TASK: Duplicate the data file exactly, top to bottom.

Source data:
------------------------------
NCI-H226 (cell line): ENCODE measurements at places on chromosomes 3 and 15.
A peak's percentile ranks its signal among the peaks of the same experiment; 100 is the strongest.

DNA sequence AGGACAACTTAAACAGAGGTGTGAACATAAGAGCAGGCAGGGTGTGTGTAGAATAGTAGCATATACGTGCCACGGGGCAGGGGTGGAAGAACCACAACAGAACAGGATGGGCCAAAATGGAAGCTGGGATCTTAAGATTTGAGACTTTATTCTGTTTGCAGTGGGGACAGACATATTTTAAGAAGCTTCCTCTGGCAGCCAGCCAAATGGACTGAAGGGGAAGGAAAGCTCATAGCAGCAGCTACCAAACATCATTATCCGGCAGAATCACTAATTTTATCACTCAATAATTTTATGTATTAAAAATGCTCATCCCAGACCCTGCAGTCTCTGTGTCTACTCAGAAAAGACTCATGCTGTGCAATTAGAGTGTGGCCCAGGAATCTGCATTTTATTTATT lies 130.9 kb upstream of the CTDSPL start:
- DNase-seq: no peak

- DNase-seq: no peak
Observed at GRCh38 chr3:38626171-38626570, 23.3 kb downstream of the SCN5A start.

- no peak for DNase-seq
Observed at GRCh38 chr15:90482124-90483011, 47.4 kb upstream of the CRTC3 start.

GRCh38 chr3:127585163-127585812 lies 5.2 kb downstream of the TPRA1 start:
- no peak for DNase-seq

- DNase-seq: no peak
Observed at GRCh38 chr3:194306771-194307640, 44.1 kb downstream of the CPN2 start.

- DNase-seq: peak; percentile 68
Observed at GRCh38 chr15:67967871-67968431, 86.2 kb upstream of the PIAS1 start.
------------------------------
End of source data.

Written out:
NCI-H226 (cell line): ENCODE measurements at places on chromosomes 3 and 15.
A peak's percentile ranks its signal among the peaks of the same experiment; 100 is the strongest.

DNA sequence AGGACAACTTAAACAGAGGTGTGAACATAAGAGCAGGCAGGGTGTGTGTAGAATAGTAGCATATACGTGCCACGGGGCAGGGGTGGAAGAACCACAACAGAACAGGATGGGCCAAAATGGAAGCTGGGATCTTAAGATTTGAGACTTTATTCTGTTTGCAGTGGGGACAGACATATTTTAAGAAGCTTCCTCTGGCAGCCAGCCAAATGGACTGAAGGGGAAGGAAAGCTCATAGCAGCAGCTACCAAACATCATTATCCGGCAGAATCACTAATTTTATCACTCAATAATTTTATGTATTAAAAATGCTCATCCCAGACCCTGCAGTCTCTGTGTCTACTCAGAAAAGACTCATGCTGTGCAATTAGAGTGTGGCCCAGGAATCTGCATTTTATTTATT lies 130.9 kb upstream of the CTDSPL start:
- DNase-seq: no peak

- DNase-seq: no peak
Observed at GRCh38 chr3:38626171-38626570, 23.3 kb downstream of the SCN5A start.

- no peak for DNase-seq
Observed at GRCh38 chr15:90482124-90483011, 47.4 kb upstream of the CRTC3 start.

GRCh38 chr3:127585163-127585812 lies 5.2 kb downstream of the TPRA1 start:
- no peak for DNase-seq

- DNase-seq: no peak
Observed at GRCh38 chr3:194306771-194307640, 44.1 kb downstream of the CPN2 start.

- DNase-seq: peak; percentile 68
Observed at GRCh38 chr15:67967871-67968431, 86.2 kb upstream of the PIAS1 start.